Chronic disease affects more than 50% of all Americans; 75% of those over 65 years old have more than one chronic disease, which comprises 93% of Medicare expenditures. Prevalence and incidence rates are increasing for factors that drive chronic disease, and multiple chronic conditions.
Assuming the above trends continue, clinical care programs that address chronic disease are paramount to decreasing demand, while also improving population health.
Functional Medicine is a systems-oriented approach that fosters patient engagement, while addressing the root cause of the patient’s issue – often permanently, assuming that associated required changes in lifestyle are maintained. The image is an overview of the Functional Medicine model that has evolved at the Cleveland Clinic, with the initial model provided by the Institute for Functional Medicine.
The science behind the concept continues to grow, in part due to the commitment from the Cleveland Clinic. In 2010, David Jones and others published the Textbook for Functional Medicine, available here.
There are two innovative approaches that Functional Medicine provides:
1. Systems approach to diagnosis and patient engagement: Functional Medicine’s diagnostic approach focuses on the root causes of chronic conditions. As the image shows, lifestyle factors are understood, as well as stress, trauma, environment, etc.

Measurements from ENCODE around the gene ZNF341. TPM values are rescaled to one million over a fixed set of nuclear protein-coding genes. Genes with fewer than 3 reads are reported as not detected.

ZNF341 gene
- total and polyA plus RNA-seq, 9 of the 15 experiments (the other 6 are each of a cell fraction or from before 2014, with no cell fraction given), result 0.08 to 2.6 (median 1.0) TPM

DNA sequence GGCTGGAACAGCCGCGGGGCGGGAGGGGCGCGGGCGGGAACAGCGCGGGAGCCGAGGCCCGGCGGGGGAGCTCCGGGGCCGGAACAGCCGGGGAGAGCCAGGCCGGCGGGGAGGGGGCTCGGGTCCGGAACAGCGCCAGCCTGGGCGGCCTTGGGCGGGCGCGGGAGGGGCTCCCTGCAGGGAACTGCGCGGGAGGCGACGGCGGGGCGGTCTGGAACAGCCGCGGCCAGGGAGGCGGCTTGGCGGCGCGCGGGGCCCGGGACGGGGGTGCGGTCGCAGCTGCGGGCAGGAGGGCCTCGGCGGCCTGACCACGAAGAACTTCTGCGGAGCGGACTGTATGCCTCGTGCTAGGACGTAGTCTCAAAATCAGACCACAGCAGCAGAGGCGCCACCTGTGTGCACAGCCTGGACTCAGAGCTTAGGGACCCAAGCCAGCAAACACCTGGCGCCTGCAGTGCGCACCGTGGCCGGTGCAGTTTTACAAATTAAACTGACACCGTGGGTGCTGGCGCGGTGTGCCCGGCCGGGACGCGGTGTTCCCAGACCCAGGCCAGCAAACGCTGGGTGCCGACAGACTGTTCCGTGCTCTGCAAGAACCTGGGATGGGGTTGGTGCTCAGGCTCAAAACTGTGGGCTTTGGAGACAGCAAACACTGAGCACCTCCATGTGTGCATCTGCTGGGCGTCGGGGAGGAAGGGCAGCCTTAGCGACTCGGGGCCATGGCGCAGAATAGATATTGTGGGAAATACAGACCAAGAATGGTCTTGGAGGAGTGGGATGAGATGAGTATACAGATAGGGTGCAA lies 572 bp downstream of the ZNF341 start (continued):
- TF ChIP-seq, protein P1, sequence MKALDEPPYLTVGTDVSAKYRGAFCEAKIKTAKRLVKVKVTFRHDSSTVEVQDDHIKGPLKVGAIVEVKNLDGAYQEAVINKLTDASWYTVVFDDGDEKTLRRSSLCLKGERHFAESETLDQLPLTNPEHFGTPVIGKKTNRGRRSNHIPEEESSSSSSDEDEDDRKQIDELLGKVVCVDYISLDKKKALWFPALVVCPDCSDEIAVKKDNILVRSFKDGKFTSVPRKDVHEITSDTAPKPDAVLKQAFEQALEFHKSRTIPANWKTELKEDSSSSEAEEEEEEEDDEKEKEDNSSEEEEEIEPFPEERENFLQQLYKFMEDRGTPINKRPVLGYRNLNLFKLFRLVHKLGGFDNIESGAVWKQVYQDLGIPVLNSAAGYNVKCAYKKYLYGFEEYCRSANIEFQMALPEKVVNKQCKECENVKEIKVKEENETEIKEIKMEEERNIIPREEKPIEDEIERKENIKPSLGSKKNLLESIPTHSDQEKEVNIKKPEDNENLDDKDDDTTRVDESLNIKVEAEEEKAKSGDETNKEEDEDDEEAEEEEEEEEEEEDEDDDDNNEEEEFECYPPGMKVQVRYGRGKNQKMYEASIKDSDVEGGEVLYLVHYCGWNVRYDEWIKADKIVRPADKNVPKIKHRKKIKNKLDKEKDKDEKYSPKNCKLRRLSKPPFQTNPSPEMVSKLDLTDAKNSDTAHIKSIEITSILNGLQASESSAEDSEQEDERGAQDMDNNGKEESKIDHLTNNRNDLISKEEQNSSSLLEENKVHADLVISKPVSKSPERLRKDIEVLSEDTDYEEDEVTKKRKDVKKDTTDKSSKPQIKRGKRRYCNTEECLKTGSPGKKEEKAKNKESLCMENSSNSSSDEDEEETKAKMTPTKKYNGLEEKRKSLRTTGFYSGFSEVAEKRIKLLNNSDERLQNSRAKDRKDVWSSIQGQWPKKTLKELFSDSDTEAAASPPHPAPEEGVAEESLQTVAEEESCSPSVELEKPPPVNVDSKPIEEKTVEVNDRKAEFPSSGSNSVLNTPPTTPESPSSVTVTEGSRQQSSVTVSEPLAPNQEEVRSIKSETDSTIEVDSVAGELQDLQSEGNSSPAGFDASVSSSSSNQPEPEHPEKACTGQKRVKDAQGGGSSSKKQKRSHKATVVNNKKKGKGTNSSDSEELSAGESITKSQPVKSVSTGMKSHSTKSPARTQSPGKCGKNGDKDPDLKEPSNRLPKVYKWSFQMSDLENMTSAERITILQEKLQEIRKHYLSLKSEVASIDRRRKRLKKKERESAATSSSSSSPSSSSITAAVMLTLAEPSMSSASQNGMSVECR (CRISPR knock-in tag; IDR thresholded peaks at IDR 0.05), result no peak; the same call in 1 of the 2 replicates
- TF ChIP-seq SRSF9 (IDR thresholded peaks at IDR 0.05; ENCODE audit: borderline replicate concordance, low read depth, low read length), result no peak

2. Supports (resources, tools, and processes) for sustainable lifestyle changes: the Center for Functional Medicine has developed a Functioning For Life (FFL) program that includes health coaches, nutritionists, and other personalized supports designed to help the patient achieve health in a sustainable way.
There are challenges with any model. One noteworthy challenge with Functional Medicine is that most insurers do not cover the costs of some of the diagnostic testing, especially some of the more extensive blood work and nutrient profiling, as well as gut microbiome genetic testing.
Nonetheless, a Functional Medicine strategy incorporates many of the most influential factors driving chronic disease and, therefore, population health.
A two-pronged strategy to optimize the effectiveness of a Functional Medicine model is worth considering. My recommendation is to have concurrent efforts at the individual level and the community level. Most health systems start population health strategies by focusing on their most expensive populations. While everyone can appreciate the logic, the path to long-term and sustainable results is more likely the two-pronged approach outlined below: